Is that helicopters I hear?

I cannot say that I have ever subscribed to the anti-government paranoia of the black helicopter crowd.

I will admit to harboring deep-seated suspicions about the Internal Revenue Service and the way it conducts its affairs in the name of our federal government. The fact that bureaucrats are left to navigate and interpret the thicket of arcane tax codes and laws promulgated by a Congress that most often is more interested in how it will affect re-election prospects rather than whether it is good policy is, in and of itself, a recipe for disaster.

While it should not be all that surprising to many that some within the IRS abuse their authority—after all, stories of this type have been around for decades—the fact that they are finally getting the airing they deserve is heartening. One has to assume Congressman Darrell Issa, Chairman of the House Oversight and Government Reform Committee currently investigating IRS abuses, has had his own tax returns thoroughly vetted to ensure he isn’t a target of a tit-for-tat vendetta by the famously aggressive auditors of the agency.

Anyone who knows the history of J. Edgar Hoover’s long reign at the FBI surely is aware that one of the keys to that longevity was the leverage he gained by (usually illegally) investigating and thus knowing the darkest secrets of our nation’s leaders. It is likely the impunity with which IRS bureaucrats have been able to exact punishment on taxpayers who find themselves guilty until proven innocent—often with assets seized without court action—is the threat that has surely hung over any prior investigation by Congress into their behavior.

Their pattern of seizures of the assets of those least able to defend themselves is the stuff of legend. As is their inability to collect anything more than cents-on-the-dollar from the major league tax cheats who surround themselves with hired-gun accountants, lawyers, and politicians.

That IRS employees abused their authority to harass small-fry taxpayers is one thing; abusing taxpayers by wasting the revenue they raise is another altogether. There has been plenty of documented evidence the IRS hasn’t done a particularly good job of collecting taxes owed, despite their constant harassing of small-potatoes delinquents. But as recent revelations clearly show, that hasn’t stopped them from elaborate spending on conferences, “motivational” videos, etc. at taxpayer expense.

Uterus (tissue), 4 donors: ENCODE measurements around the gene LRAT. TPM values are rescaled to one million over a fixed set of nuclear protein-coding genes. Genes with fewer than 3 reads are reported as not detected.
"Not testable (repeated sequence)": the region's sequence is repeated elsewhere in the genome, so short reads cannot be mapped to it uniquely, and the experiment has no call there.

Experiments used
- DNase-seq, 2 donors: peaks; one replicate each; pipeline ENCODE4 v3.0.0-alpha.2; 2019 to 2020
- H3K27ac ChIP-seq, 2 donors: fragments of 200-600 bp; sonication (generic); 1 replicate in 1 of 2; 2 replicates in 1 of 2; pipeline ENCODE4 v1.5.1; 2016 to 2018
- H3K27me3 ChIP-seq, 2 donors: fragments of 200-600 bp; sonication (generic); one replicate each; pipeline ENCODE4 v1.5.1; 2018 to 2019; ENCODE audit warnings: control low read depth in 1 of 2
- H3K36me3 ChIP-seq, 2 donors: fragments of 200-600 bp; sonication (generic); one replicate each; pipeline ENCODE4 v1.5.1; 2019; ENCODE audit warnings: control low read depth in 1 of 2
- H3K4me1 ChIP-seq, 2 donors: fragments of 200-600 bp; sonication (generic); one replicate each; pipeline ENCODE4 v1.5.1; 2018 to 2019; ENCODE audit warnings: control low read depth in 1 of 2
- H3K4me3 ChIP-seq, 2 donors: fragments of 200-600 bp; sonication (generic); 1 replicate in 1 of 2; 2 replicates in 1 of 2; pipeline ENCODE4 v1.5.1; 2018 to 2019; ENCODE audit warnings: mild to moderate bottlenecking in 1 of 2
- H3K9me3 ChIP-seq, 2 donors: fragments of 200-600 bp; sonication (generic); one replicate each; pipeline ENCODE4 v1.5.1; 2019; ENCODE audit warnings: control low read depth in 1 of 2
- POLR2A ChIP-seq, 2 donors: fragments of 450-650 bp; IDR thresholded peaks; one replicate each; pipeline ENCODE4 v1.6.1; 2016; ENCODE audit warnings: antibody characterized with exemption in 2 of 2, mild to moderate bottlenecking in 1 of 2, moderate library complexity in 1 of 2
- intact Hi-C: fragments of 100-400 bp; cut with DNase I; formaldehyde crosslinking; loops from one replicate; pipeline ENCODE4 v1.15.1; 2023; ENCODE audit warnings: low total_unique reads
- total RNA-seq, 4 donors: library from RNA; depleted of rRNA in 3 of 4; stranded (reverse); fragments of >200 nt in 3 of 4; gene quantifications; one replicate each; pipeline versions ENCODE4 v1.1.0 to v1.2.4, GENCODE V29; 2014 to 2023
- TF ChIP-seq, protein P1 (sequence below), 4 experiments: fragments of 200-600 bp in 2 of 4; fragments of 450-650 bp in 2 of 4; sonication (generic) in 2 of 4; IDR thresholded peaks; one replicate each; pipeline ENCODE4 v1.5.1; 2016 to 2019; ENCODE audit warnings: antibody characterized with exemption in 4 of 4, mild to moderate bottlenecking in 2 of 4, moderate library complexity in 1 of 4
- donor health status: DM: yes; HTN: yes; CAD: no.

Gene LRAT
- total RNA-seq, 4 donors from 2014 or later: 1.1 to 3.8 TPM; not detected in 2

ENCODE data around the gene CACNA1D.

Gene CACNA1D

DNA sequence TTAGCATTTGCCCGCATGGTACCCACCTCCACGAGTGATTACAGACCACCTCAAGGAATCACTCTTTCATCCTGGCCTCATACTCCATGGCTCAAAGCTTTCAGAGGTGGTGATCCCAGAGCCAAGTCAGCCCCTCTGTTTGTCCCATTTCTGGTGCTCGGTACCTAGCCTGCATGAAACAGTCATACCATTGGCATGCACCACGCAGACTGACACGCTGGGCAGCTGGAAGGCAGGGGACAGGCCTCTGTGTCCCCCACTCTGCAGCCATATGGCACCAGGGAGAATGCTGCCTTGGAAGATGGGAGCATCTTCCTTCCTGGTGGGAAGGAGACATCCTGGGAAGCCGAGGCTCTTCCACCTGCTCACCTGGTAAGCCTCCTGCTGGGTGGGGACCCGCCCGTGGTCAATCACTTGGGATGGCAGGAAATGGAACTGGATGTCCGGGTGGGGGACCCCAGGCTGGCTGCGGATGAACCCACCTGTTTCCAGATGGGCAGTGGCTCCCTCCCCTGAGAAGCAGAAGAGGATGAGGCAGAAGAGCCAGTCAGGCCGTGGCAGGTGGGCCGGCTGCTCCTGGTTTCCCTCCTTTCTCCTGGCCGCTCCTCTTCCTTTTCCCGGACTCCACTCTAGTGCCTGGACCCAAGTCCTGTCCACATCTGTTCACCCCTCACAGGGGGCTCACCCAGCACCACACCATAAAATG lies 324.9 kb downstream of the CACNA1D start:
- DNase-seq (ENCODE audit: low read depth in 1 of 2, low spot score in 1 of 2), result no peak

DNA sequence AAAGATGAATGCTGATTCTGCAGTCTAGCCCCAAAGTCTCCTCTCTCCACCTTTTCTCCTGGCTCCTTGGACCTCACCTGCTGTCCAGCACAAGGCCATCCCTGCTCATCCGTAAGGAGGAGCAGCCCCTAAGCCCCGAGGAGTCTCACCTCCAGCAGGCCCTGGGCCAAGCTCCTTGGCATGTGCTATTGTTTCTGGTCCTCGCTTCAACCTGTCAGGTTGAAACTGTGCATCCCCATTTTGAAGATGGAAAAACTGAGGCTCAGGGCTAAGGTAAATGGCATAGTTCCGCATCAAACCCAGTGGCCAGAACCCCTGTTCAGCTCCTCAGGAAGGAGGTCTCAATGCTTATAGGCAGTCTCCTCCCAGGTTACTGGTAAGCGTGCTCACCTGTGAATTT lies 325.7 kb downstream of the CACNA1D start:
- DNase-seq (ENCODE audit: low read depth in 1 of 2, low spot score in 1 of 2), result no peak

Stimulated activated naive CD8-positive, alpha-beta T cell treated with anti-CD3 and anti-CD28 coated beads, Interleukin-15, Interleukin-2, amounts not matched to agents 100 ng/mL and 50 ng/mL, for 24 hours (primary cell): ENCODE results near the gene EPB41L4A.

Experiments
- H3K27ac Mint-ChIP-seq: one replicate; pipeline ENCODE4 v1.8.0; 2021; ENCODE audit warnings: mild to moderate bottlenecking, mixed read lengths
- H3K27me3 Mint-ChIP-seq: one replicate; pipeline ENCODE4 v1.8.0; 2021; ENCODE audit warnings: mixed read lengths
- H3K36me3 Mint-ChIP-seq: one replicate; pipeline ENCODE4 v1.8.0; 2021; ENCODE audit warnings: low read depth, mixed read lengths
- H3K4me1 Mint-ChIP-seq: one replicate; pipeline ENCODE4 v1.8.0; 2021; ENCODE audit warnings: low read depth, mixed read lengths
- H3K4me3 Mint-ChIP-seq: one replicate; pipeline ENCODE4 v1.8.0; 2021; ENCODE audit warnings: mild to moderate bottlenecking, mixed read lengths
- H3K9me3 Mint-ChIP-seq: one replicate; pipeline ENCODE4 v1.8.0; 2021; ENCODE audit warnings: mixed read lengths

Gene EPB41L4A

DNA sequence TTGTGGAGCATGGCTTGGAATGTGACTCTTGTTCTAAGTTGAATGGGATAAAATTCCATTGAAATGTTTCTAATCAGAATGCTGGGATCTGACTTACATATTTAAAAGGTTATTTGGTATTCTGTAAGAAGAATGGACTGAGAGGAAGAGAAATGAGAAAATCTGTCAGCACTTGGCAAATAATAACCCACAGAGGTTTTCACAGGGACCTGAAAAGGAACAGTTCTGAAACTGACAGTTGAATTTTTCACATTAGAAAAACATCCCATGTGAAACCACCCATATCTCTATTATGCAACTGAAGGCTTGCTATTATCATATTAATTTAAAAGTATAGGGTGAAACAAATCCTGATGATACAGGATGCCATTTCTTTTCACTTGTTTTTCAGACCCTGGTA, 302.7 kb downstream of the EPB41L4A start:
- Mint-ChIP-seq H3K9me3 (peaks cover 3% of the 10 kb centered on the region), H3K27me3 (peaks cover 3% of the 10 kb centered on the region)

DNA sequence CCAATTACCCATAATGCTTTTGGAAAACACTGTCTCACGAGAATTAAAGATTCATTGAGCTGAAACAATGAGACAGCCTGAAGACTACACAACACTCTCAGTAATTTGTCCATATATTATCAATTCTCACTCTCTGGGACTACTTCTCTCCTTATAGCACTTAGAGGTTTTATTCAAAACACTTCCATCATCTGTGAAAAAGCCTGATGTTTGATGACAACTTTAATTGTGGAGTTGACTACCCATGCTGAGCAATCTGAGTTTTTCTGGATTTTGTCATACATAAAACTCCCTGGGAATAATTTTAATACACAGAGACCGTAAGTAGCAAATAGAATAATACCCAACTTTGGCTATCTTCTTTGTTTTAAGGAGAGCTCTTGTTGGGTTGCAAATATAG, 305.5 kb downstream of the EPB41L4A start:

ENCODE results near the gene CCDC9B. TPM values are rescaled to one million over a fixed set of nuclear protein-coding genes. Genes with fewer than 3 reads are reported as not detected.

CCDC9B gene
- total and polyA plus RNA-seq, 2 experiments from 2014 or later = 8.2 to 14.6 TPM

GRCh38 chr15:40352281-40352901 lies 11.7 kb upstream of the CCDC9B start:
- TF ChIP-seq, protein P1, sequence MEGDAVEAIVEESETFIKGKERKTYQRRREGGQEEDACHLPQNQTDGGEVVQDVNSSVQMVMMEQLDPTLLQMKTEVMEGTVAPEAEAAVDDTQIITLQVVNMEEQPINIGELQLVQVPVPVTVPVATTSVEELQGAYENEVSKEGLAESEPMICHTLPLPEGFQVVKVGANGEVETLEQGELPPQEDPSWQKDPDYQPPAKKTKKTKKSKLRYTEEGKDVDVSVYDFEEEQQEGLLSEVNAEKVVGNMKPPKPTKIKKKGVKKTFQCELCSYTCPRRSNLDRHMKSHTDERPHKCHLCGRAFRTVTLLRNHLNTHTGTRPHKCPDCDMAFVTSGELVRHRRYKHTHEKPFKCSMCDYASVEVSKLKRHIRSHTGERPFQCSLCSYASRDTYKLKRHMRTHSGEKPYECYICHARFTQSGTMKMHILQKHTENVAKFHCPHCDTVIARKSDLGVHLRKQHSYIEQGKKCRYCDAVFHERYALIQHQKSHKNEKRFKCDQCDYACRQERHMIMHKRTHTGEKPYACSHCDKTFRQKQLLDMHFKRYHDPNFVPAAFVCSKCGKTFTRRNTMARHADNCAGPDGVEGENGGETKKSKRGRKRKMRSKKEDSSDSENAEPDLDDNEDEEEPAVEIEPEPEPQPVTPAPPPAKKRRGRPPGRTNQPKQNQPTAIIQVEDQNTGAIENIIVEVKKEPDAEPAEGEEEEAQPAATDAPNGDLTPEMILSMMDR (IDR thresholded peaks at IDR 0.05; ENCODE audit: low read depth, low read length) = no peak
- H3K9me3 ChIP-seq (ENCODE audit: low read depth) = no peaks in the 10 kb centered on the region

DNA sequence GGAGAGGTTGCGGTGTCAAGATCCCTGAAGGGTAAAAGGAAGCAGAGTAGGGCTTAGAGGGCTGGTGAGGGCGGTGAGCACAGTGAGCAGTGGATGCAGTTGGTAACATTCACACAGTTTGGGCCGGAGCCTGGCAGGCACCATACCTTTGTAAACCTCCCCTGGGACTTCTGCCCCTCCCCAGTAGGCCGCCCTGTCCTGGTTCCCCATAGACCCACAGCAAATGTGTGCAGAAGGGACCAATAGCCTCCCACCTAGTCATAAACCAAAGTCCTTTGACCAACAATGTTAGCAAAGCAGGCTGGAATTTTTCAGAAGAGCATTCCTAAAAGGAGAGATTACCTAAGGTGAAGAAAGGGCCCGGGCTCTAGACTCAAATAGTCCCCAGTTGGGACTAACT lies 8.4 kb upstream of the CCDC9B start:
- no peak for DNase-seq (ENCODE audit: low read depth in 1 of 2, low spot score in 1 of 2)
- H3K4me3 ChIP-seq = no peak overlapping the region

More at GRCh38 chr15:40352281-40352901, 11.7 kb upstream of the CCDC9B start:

It kind of begs the question: Are they aggressively collecting taxes because it’s “their” money, or ours?

Meanwhile, U.S. Attorney General Eric Holder recently decided his aggressive investigation into the leaking of information sensitive to “national security” entitled his Justice Department to seize phone records of legitimate news gathering agencies and conduct criminal investigations into reporter’s activities. Now his boss wants him to investigate his department for executing his decision to seize the phone records. Really?

Ever wonder if the same kind of sharp minds that decided targeting groups that had “Tea Party”, or “Constitution” in their names was a good idea had a hand in deciding what constitutes a national security threat? Or that investigating reporters doing their job was a really swell idea?

Today we get word that at least one major communications company has been providing unlimited access to subscriber data to the National Security Agency. The government assures us this is all perfectly legal, perfectly safe.

There’s no question national security is and should remain a top priority. In fact, it is one of the few jobs the federal government should really undertake (but that’s for another day). However, it is a slippery slope when the government starts peeking into news reporter’s goodie bags of sources to find leaks or private citizens’ emails and data transmissions for unspecified “threats”.

As will become all too apparent at our local level as time goes by, if reporters cannot or will not cover stories about government then no one pays attention. While trying not to sound unduly alarmist, this truly is how totalitarian governments gain power.

It doesn’t matter which political philosophy you happen to adhere to, if no one is watching the people in charge and holding them accountable—bad things can and will happen.

So far, this presidential administration has taken on the First Amendment, the Second Amendment, the Tenth Amendment, and as has every administration, Republican or Democrat, since the creation of the agency, allows the IRS to regularly ride roughshod over the Fourth, Sixth, and Seventh.

Is that helicopters I hear?


One thought on “Is that helicopters I hear?

  1. Excellent reporting, Kirk. This country has to wake up…..sooner than later! It’s getting worse and worse as time passes.

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